2014 in ME/CFS and Fibromyalgia: The Biggest, Best, Least, Most and Strangest Events

2014 turned out to be quite a year.  Major, major studies were launched, the P2P report turned out to be surprisingly helpful, two conferences provided positive news, Stanford University came into its own as an ME/CFS research center and much more. All in all it was a year of progress. We have a long way to go but more progress occurred in 2014 than in any year I can remember. It’s a year to build on…. Check out the biggest, most, least and best of 2014 below…


Chronic Fatigue Syndrome Articles Making Waves in the Medical Community 

Wrong Name  – Real Illness 
“… for the scientists and clinicians in the field, the phenomenon (chronic fatigue syndrome) is as real as diabetes or atherosclerosis” – Miriam Tucker 

Think physicians aren’t interested in chronic fatigue syndrome? They may not be good at treating it and many may not know much about it, but a recent article suggests physicians who are committed to keeping up with the news are definitely  interested. Almost two weeks after Medscape published an article on chronic fatigue syndrome (ME/CFS) titled “Wrong Name Real Illness” it was still – according to the physicians on Medscape (not patients)  – the most popular article on the huge Medscape website.


5 Ways You're Not 'Living' With Chronic Illness

 A fine line, ladies and gentleman, its what stands between living with chronic illness and being alive with chronic illness. I've straddled it a few times, but I've figured out some of what on the other side and here's what I know:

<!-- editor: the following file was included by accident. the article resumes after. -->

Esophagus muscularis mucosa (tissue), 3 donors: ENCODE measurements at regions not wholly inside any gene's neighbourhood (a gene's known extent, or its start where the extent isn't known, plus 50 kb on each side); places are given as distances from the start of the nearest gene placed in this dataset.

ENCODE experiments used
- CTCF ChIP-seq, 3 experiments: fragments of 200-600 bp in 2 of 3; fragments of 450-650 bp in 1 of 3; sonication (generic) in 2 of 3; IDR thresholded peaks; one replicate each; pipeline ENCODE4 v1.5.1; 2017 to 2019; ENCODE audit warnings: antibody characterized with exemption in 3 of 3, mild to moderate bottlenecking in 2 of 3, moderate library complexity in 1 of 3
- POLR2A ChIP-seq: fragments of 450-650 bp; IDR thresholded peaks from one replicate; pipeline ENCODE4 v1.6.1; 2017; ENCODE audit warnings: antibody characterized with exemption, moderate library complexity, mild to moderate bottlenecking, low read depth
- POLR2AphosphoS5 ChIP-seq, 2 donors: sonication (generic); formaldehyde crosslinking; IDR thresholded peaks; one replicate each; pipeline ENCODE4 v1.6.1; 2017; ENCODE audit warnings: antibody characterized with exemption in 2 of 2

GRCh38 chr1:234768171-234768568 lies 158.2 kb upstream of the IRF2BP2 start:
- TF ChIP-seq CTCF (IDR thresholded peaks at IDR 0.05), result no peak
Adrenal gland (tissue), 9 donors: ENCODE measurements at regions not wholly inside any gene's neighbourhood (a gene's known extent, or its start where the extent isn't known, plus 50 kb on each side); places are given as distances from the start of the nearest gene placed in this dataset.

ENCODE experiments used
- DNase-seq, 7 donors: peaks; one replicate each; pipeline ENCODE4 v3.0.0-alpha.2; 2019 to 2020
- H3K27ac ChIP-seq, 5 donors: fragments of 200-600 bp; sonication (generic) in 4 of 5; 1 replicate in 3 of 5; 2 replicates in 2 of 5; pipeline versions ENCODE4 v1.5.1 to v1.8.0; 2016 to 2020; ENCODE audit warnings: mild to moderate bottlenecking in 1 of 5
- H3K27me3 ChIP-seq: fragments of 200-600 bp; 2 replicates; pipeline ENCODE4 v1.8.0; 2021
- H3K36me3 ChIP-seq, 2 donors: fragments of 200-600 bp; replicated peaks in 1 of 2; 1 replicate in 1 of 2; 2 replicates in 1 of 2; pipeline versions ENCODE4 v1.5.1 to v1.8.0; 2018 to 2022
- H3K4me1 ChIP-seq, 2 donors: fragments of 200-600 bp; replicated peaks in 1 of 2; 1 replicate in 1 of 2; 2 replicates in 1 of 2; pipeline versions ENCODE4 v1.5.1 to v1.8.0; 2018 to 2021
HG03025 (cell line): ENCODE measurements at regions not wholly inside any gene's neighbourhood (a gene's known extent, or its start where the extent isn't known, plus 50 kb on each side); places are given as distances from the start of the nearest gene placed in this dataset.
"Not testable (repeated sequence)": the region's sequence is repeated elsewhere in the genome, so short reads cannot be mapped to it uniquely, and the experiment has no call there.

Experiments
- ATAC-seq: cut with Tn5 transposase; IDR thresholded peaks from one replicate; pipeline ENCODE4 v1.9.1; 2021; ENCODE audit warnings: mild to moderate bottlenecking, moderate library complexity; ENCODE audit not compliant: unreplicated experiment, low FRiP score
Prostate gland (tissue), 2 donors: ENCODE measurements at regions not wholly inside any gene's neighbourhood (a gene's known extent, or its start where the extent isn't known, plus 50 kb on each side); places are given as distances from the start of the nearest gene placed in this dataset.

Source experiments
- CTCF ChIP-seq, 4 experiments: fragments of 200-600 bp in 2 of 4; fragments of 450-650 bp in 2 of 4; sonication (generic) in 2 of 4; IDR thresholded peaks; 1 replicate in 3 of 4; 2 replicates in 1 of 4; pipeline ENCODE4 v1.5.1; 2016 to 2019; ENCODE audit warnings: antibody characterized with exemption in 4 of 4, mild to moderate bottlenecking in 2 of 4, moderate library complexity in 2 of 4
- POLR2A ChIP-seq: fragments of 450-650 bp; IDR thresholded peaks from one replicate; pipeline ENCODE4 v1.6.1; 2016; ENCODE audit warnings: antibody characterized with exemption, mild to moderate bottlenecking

1. You're not living with a chronic illness if you're hunting for the why full time.
Read on


The pitfalls of modern medicine: what you need to know

Before diving head first into a very controversial topic, I shall wet my feet by pacifying all those staunch defenders of modern medicine: . . . . 
“It’s not a miracle, but a simple naturopathic approach that opens new doors when modern medicine slams them shut in your face.”
“[in western medicine] the body is seen as a machine with different mechanical parts that work independently and can be treated independently, instead of seeing all bodily systems as a whole.”


Fatigue & Brain Fog: Could You Have a B-12 Deficiency?

A feeling of being tired all the time. Problems with memory and concentration. Trouble sleeping. Diarrhea and/or constipation. These can all be important signs of the body's need for more vitamin B-12. 
Vitamin B-12 (cobalamin) is an essential nutrient, meaning it is required for normal body functioning but cannot be produced by the body. Therefore, it is necessary to obtain the B-12 our bodies need through the food we eat and/or dietary supplements.